Before we can discuss the consumer habits of the Australian population in regards to the Adult Retail Industry, we must first examine two important liberation movements that took place throughout the 1960s and 1970s - as part of the broader 'Sexual Revolution' that challenged traditional codes of behaviour related to sexuality and interpersonal relationships throughout the western world - that of the 'Gay Liberation' and the 'Women's Liberation' movements. 

The changes that have taken place in society because of these movements have since indicated how sexual attitudes and ideas towards both the LGBTIQ community and women have evolved within the Adult Retail sector, including the way that products are designed, marketed and sold. 

Being homosexual in Australia: 

Research has indicated that homosexual behaviour has been prevalent in Australia (among Europeans) since colonisation in 1788. However archaic British laws, such as the Buggery Act of 1533, have meant that the sexual act of ‘buggery’ - described as sodomy and bestiality – was outlawed in Australia from 1788 up until 1975, or 187 years.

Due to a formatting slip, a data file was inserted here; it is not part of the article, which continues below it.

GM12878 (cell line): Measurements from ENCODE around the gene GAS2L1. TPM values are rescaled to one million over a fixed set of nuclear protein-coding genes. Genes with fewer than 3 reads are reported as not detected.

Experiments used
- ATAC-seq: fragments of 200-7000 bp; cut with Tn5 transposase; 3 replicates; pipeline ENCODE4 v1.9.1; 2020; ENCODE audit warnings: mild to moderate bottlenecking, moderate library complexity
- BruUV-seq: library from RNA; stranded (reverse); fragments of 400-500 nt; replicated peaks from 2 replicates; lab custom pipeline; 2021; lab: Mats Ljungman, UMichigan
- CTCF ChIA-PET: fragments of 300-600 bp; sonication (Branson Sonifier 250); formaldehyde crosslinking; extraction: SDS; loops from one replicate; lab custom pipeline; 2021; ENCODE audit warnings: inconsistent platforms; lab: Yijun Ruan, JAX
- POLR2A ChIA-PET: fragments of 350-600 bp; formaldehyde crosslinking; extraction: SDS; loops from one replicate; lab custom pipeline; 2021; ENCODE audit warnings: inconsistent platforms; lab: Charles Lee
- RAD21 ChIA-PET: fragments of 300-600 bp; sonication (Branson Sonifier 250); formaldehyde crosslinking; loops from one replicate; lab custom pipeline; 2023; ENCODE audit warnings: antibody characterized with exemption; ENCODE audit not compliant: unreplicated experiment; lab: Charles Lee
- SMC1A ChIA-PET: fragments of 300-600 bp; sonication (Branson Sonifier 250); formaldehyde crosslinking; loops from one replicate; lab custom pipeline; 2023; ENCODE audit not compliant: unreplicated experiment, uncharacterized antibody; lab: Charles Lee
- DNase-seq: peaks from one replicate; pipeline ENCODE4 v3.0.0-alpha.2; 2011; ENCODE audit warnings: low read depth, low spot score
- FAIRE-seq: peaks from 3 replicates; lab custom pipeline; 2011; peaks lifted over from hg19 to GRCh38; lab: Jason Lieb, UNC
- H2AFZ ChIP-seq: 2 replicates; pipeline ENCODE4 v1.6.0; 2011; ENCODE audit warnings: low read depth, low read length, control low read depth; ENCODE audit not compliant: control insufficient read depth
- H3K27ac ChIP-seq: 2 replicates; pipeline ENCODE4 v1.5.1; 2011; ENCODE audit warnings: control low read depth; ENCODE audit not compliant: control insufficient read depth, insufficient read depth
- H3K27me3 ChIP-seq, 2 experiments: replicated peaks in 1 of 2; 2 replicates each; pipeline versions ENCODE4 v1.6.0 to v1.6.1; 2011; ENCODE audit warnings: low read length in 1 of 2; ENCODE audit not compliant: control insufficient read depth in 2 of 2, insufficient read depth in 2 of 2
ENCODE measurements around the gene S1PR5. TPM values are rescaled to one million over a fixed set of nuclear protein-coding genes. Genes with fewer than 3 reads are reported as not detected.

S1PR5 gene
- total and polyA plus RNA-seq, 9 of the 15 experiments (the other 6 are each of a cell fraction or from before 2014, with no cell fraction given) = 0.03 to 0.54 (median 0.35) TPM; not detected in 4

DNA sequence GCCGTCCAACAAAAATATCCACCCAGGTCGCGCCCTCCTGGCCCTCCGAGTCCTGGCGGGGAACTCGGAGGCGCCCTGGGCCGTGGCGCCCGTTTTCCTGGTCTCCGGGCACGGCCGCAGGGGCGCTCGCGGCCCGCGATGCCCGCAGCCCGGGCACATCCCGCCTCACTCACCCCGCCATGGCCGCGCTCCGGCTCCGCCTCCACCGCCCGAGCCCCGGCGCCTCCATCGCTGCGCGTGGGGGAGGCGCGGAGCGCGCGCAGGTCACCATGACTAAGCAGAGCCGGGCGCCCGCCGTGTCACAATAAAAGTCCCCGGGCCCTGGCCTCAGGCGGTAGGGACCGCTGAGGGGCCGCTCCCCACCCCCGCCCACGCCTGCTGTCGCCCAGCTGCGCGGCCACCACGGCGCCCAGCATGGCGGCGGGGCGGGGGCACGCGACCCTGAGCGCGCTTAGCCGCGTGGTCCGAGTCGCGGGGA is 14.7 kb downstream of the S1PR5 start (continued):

Originally deemed a ‘capital offence', with the punishment being execution and the seizure of personal property, the crime of being a homosexual male was eventually reduced from execution to life in prison in 1899, and then in 1949, the state of Victoria downgraded anal sex from a crime punishable by death to a crime punishable by 20 years imprisonment.  

For over 180 years Australian authorities persecuted homosexuals with great intensity, with the police, as enforcers of the law and reflecting prevailing social attitudes, having little toleration for what they saw as 'perverts', 'degenerates', 'effeminates', and 'paedophiles'. 

Although 'lesbianism' was never illegal in Britain nor its colonies, including Australia, many women who identified as lesbians also suffered horrible persecution, due to their sexual identities. Not only did the 'sapphist' face potential rejection from her families, friends, and others, as a result of homophobia, but lesbians  or 'inverts' also faced concerns separate from men, including distinct physical or mental health concerns arising from discrimination, prejudice, and minority stress.